David Marjanovic wrote: I think the effectivity of this big bite depends on where it is placed.
Would binocular vision help? Is it definite that T-rex's had binocular vision? I read somewhere that the expanding of the back of the skull was just to increase bite strength and that if a rex closed it's mouth the muscles bulging out of the pre-orbital fenestra blocked it's forward line of sight. Anybody know anything about this?
David Marjanovic also wrote:
I think this depends on the weight estimates... with the same bones, a 4 t tyrannosaur could take much more than a 7 t tyrannosaur. Now we need to get the weight figured out...
What is the deal with figuring out weights? How are they worked out now and what is wrong with the results they give? It seems like such a fundamental part of dinosaur dynamics, are there any serious studies under way?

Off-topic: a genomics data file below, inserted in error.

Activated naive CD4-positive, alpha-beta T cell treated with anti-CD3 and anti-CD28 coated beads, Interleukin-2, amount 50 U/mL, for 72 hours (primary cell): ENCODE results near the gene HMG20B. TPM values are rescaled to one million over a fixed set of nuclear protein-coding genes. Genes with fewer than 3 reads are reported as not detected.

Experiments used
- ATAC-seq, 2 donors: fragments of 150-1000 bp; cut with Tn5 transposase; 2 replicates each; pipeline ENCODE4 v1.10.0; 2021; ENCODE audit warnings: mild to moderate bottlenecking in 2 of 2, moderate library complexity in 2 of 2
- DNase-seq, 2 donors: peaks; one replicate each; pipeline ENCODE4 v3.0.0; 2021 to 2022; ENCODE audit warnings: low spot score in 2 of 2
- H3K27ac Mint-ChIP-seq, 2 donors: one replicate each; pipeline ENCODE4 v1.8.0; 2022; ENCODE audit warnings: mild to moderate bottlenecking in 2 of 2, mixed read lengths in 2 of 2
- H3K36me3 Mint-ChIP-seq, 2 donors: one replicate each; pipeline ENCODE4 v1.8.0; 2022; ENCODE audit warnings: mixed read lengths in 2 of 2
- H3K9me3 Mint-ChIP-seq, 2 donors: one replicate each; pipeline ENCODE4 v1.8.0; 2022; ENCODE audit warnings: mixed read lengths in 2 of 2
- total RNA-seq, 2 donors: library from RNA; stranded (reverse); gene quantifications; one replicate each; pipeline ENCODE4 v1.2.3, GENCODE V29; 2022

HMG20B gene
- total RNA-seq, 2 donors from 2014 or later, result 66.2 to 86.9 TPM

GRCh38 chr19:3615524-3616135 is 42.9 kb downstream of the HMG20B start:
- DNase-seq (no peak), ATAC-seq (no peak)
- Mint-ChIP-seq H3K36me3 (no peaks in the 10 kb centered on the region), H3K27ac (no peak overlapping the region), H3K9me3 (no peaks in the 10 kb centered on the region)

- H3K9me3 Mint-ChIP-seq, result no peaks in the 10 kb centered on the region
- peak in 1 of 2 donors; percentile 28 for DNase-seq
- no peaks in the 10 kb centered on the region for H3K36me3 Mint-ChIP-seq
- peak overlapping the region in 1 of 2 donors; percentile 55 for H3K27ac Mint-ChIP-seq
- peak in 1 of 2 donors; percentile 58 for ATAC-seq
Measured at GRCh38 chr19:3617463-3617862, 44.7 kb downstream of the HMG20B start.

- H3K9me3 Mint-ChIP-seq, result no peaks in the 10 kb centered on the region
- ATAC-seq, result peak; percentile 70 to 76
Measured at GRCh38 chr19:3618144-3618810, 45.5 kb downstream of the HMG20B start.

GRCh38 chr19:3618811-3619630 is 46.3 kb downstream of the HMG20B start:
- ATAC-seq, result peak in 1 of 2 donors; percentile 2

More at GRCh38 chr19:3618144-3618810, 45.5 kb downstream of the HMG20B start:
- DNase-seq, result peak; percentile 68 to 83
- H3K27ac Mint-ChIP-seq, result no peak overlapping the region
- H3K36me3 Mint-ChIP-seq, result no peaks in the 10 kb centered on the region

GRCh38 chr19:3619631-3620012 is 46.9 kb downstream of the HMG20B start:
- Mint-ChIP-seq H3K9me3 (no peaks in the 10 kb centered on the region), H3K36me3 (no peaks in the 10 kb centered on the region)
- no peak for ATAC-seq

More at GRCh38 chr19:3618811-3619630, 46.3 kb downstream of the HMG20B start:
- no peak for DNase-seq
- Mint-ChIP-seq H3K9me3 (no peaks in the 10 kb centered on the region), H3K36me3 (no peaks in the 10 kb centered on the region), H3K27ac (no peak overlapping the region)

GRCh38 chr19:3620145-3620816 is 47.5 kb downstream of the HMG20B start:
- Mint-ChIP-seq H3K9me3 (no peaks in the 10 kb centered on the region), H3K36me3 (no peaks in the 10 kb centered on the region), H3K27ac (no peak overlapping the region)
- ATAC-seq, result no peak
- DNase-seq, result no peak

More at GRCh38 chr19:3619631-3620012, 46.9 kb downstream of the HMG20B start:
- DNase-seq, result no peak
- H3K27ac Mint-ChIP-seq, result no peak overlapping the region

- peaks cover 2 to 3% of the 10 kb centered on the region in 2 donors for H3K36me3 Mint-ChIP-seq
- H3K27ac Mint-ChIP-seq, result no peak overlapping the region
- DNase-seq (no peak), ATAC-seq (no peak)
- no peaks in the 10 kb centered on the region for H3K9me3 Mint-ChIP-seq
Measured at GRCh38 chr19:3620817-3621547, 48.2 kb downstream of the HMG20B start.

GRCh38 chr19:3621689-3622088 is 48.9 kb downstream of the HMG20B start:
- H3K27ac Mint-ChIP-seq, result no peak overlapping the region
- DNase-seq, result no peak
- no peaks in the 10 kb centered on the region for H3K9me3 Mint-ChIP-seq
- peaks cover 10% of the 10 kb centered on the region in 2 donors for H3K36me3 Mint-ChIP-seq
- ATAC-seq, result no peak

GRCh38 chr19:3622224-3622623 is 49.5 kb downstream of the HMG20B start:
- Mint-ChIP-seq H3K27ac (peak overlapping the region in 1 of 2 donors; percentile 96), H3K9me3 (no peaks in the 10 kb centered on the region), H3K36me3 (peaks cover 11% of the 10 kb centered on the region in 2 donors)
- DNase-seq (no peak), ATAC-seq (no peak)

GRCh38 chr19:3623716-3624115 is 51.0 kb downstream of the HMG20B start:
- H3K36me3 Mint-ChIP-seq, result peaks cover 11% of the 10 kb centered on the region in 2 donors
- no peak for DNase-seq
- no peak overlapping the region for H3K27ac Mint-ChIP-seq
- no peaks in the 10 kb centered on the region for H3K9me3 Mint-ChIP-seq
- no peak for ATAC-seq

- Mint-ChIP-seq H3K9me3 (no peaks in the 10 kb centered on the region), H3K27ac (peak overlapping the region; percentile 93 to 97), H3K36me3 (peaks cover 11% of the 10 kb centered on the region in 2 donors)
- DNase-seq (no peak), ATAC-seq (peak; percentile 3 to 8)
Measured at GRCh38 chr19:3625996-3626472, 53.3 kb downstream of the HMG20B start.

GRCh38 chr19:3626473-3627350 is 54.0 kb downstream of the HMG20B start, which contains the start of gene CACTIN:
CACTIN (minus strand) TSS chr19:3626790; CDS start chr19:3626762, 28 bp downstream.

Tom Holtz wrote: let's just say that some very, very comprehensive work on growth
patterns in tyrannosaurids, addressing (among other things) arm length will
be published sometime this year (I think: could be early 2003).
AAARRGHH! It's bad enough that he knows so much more than the rest of us, now he's dangling it just out of reach! Everyone else onlist wants a time machine to go back and look a dinos, I want one so I don't have to wait for papers!
I asked another question about my experimental cat, and Mike Skrepnick replied: In order to capture smaller, swift and agile prey, Deinonychus thrusts its hands forward temporarily enclosing the prey, pins it to the ground with pedal digit 2 ungual and dispatches victim with snapping jaws.
Ouch! And Schrodinger's cat thought he had a hard life....